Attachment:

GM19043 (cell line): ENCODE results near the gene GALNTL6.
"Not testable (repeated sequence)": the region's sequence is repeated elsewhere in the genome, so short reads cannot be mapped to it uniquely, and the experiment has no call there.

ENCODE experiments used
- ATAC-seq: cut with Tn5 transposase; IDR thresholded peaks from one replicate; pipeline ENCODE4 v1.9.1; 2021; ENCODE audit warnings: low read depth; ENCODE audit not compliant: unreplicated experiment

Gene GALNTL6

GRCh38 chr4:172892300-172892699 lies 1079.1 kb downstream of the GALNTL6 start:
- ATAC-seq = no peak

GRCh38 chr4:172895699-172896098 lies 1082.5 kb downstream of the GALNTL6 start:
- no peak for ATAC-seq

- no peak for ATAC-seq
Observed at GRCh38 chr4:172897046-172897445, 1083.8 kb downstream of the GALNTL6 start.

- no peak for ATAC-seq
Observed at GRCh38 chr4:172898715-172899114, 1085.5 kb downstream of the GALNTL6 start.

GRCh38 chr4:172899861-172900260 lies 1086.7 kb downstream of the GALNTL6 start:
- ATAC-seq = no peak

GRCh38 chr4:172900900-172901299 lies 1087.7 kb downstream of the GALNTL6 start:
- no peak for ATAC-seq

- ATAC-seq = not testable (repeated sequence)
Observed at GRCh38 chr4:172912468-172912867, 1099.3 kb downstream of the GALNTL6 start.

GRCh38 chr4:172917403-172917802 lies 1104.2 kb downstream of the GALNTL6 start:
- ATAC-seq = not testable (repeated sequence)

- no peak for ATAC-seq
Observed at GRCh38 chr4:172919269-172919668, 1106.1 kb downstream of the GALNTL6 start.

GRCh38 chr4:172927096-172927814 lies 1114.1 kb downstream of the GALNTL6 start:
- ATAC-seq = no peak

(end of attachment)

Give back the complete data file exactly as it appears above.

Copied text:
GM19043 (cell line): ENCODE results near the gene GALNTL6.
"Not testable (repeated sequence)": the region's sequence is repeated elsewhere in the genome, so short reads cannot be mapped to it uniquely, and the experiment has no call there.

ENCODE experiments used
- ATAC-seq: cut with Tn5 transposase; IDR thresholded peaks from one replicate; pipeline ENCODE4 v1.9.1; 2021; ENCODE audit warnings: low read depth; ENCODE audit not compliant: unreplicated experiment

Gene GALNTL6

GRCh38 chr4:172892300-172892699 lies 1079.1 kb downstream of the GALNTL6 start:
- ATAC-seq = no peak

GRCh38 chr4:172895699-172896098 lies 1082.5 kb downstream of the GALNTL6 start:
- no peak for ATAC-seq

- no peak for ATAC-seq
Observed at GRCh38 chr4:172897046-172897445, 1083.8 kb downstream of the GALNTL6 start.

- no peak for ATAC-seq
Observed at GRCh38 chr4:172898715-172899114, 1085.5 kb downstream of the GALNTL6 start.

GRCh38 chr4:172899861-172900260 lies 1086.7 kb downstream of the GALNTL6 start:
- ATAC-seq = no peak

GRCh38 chr4:172900900-172901299 lies 1087.7 kb downstream of the GALNTL6 start:
- no peak for ATAC-seq

- ATAC-seq = not testable (repeated sequence)
Observed at GRCh38 chr4:172912468-172912867, 1099.3 kb downstream of the GALNTL6 start.

GRCh38 chr4:172917403-172917802 lies 1104.2 kb downstream of the GALNTL6 start:
- ATAC-seq = not testable (repeated sequence)

- no peak for ATAC-seq
Observed at GRCh38 chr4:172919269-172919668, 1106.1 kb downstream of the GALNTL6 start.

GRCh38 chr4:172927096-172927814 lies 1114.1 kb downstream of the GALNTL6 start:
- ATAC-seq = no peak